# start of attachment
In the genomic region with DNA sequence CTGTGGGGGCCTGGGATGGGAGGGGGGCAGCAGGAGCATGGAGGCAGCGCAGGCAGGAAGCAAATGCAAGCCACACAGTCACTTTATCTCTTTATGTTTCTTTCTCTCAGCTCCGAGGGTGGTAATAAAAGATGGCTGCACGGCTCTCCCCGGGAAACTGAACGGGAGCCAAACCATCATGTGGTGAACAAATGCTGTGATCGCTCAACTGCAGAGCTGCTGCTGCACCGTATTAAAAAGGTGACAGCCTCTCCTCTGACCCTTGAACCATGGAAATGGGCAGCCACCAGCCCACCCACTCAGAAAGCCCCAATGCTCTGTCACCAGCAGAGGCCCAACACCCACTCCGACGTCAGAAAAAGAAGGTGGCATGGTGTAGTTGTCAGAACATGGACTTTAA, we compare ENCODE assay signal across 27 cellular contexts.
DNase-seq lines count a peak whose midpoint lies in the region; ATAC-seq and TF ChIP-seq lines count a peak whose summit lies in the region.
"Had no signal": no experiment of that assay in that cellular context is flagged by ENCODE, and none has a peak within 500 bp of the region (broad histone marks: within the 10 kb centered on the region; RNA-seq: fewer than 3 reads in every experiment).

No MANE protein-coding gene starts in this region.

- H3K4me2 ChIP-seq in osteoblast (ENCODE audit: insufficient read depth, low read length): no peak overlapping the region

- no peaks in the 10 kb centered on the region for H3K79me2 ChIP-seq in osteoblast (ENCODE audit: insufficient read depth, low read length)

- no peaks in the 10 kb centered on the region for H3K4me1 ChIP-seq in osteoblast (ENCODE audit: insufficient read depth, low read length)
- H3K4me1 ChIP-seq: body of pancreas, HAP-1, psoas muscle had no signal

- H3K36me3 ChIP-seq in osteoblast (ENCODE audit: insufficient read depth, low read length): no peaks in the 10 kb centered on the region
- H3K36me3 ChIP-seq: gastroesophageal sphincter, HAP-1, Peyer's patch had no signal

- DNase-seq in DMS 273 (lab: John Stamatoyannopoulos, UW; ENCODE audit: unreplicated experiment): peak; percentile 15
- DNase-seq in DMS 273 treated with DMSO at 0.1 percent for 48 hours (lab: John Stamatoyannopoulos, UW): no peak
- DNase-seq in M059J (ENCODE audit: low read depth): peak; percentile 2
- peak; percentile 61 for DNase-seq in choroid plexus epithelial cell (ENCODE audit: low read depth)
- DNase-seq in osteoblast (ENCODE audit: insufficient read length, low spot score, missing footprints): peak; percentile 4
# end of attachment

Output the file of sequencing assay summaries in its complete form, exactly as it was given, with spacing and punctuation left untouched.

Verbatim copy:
In the genomic region with DNA sequence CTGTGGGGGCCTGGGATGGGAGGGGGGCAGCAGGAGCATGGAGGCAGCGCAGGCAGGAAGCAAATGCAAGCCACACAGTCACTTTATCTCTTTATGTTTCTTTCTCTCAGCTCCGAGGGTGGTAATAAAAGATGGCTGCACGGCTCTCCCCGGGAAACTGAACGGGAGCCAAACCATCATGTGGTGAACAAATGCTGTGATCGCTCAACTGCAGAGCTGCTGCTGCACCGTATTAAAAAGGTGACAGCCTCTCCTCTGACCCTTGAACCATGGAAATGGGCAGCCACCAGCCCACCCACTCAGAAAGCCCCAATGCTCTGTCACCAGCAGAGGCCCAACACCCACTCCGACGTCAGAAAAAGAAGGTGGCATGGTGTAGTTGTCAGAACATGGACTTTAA, we compare ENCODE assay signal across 27 cellular contexts.
DNase-seq lines count a peak whose midpoint lies in the region; ATAC-seq and TF ChIP-seq lines count a peak whose summit lies in the region.
"Had no signal": no experiment of that assay in that cellular context is flagged by ENCODE, and none has a peak within 500 bp of the region (broad histone marks: within the 10 kb centered on the region; RNA-seq: fewer than 3 reads in every experiment).

No MANE protein-coding gene starts in this region.

- H3K4me2 ChIP-seq in osteoblast (ENCODE audit: insufficient read depth, low read length): no peak overlapping the region

- no peaks in the 10 kb centered on the region for H3K79me2 ChIP-seq in osteoblast (ENCODE audit: insufficient read depth, low read length)

- no peaks in the 10 kb centered on the region for H3K4me1 ChIP-seq in osteoblast (ENCODE audit: insufficient read depth, low read length)
- H3K4me1 ChIP-seq: body of pancreas, HAP-1, psoas muscle had no signal

- H3K36me3 ChIP-seq in osteoblast (ENCODE audit: insufficient read depth, low read length): no peaks in the 10 kb centered on the region
- H3K36me3 ChIP-seq: gastroesophageal sphincter, HAP-1, Peyer's patch had no signal

- DNase-seq in DMS 273 (lab: John Stamatoyannopoulos, UW; ENCODE audit: unreplicated experiment): peak; percentile 15
- DNase-seq in DMS 273 treated with DMSO at 0.1 percent for 48 hours (lab: John Stamatoyannopoulos, UW): no peak
- DNase-seq in M059J (ENCODE audit: low read depth): peak; percentile 2
- peak; percentile 61 for DNase-seq in choroid plexus epithelial cell (ENCODE audit: low read depth)
- DNase-seq in osteoblast (ENCODE audit: insufficient read length, low spot score, missing footprints): peak; percentile 4